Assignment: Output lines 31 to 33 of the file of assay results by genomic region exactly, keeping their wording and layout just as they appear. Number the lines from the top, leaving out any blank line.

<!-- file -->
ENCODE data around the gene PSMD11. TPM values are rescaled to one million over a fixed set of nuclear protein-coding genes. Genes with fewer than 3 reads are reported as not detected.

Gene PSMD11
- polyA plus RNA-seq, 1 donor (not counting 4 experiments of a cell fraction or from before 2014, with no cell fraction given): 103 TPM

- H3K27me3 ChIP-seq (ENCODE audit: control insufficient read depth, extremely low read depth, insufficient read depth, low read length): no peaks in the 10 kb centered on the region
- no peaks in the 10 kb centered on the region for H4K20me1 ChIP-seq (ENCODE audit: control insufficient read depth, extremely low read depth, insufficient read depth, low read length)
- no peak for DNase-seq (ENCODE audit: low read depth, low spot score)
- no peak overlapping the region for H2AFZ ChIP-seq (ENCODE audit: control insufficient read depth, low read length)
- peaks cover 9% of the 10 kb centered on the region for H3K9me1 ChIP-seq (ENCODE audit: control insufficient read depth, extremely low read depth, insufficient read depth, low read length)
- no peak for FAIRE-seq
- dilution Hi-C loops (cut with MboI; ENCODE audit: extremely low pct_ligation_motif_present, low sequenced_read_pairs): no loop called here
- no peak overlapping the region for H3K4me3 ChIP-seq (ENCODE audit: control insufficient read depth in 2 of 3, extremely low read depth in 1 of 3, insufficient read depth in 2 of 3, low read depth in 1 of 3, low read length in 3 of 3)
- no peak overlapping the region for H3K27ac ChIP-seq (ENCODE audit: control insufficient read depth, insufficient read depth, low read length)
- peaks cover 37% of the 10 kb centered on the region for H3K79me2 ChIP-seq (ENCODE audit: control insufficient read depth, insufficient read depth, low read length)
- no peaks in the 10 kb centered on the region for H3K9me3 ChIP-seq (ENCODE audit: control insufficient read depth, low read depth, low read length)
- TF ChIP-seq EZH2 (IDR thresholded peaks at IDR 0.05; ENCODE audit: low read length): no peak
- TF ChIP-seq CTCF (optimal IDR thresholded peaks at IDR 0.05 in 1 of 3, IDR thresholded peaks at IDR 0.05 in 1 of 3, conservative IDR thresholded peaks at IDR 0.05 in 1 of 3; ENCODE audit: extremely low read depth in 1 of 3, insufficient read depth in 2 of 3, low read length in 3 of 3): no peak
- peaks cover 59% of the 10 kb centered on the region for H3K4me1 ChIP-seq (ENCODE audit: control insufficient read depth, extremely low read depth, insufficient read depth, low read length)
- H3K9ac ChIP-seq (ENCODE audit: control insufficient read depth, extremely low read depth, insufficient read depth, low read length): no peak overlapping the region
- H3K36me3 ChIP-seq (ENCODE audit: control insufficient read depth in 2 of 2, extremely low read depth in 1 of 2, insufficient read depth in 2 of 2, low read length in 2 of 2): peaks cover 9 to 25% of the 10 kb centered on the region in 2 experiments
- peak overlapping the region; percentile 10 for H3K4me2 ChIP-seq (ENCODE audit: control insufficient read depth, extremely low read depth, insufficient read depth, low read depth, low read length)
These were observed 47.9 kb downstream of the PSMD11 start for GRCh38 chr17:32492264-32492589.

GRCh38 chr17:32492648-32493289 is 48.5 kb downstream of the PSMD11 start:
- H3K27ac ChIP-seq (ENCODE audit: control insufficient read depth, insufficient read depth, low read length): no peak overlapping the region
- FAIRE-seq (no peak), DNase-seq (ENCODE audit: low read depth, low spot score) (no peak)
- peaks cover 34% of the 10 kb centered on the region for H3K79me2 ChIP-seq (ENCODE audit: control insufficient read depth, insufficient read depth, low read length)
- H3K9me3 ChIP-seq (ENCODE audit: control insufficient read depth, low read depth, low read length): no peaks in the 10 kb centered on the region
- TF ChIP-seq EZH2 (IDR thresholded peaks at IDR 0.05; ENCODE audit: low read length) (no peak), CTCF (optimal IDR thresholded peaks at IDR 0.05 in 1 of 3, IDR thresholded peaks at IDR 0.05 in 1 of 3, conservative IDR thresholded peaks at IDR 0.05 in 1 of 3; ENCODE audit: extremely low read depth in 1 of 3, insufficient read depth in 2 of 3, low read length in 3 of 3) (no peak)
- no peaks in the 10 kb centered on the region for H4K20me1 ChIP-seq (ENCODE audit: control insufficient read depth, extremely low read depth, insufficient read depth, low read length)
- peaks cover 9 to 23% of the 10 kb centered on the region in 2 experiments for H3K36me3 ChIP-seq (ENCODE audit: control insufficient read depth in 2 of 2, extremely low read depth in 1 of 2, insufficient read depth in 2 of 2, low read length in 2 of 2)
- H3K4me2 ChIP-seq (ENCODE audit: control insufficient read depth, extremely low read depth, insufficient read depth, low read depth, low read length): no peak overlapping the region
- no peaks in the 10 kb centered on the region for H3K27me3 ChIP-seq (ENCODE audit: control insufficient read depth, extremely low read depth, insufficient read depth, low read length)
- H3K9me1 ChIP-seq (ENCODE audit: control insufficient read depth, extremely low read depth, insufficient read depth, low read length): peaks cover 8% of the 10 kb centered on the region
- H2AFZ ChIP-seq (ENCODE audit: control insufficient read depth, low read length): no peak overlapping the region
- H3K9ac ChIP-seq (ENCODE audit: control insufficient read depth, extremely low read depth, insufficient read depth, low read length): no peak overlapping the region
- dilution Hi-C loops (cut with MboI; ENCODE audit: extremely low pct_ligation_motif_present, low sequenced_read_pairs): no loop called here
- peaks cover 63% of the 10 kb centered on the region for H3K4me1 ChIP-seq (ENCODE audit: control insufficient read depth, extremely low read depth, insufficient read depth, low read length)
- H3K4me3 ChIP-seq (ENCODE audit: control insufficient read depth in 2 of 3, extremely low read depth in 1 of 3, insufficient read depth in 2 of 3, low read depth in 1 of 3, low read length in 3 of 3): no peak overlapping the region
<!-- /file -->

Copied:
- no peaks in the 10 kb centered on the region for H3K27me3 ChIP-seq (ENCODE audit: control insufficient read depth, extremely low read depth, insufficient read depth, low read length)
- H3K9me1 ChIP-seq (ENCODE audit: control insufficient read depth, extremely low read depth, insufficient read depth, low read length): peaks cover 8% of the 10 kb centered on the region
- H2AFZ ChIP-seq (ENCODE audit: control insufficient read depth, low read length): no peak overlapping the region